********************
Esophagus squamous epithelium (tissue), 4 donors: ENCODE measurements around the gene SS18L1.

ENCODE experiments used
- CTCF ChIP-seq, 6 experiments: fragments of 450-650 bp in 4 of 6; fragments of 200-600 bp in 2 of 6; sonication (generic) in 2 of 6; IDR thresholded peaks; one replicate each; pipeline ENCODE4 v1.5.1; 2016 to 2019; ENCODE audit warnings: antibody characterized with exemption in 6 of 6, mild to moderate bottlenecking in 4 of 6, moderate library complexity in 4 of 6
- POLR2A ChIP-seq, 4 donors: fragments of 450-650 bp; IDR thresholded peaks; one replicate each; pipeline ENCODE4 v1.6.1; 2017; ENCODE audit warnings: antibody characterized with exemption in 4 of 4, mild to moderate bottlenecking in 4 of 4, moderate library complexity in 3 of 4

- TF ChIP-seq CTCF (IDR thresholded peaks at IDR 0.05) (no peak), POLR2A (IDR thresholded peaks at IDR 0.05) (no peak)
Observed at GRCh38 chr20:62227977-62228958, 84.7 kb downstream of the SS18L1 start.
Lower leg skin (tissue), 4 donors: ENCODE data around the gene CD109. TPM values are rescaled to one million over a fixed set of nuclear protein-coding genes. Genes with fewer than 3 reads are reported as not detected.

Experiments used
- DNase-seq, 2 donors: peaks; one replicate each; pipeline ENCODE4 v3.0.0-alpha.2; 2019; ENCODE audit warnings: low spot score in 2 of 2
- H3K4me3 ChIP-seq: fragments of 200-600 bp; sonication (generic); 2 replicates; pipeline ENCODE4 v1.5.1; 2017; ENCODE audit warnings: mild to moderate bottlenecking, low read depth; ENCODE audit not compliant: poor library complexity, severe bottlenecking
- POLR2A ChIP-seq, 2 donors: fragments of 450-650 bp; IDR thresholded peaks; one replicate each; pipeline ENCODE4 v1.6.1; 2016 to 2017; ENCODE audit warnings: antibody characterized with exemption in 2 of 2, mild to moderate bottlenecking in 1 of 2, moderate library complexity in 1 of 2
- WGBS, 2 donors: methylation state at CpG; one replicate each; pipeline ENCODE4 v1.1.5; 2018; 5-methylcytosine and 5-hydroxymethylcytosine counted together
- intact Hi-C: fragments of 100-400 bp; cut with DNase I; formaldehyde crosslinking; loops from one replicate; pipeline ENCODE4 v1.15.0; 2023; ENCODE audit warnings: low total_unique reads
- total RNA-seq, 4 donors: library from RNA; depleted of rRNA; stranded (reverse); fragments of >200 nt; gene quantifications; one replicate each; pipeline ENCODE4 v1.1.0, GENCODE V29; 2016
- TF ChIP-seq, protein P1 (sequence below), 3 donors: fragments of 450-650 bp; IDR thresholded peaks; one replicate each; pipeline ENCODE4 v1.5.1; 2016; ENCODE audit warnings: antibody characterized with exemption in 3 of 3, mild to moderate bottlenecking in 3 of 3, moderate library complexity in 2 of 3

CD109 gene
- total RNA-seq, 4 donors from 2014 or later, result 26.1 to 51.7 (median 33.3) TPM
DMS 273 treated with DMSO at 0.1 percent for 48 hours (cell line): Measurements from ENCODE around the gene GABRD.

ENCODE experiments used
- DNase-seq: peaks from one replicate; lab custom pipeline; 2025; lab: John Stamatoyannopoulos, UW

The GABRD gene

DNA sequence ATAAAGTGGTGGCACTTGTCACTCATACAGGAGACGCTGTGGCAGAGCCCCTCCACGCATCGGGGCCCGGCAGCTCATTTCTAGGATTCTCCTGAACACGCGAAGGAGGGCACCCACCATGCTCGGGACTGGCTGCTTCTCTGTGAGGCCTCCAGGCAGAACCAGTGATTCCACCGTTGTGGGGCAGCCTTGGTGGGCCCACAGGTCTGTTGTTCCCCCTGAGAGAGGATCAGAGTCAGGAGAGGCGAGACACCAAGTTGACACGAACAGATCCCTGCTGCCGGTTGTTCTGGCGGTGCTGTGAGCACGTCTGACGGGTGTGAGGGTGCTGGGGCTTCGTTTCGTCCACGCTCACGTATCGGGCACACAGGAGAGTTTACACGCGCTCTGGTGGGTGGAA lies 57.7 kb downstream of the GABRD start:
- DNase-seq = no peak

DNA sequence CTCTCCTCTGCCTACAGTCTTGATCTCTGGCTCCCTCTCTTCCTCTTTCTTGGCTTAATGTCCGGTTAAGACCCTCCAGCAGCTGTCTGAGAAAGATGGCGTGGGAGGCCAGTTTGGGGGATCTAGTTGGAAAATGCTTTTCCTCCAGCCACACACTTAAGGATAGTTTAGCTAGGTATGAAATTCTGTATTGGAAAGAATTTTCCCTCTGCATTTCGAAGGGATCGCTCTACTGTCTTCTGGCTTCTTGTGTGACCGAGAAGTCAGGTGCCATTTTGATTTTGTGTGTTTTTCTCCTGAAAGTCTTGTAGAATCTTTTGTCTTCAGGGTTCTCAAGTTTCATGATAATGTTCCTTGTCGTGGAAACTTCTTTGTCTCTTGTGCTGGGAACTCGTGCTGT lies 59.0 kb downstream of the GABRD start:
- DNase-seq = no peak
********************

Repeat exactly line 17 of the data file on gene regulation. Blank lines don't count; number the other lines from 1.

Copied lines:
- total RNA-seq, 4 donors from 2014 or later, result 26.1 to 51.7 (median 33.3) TPM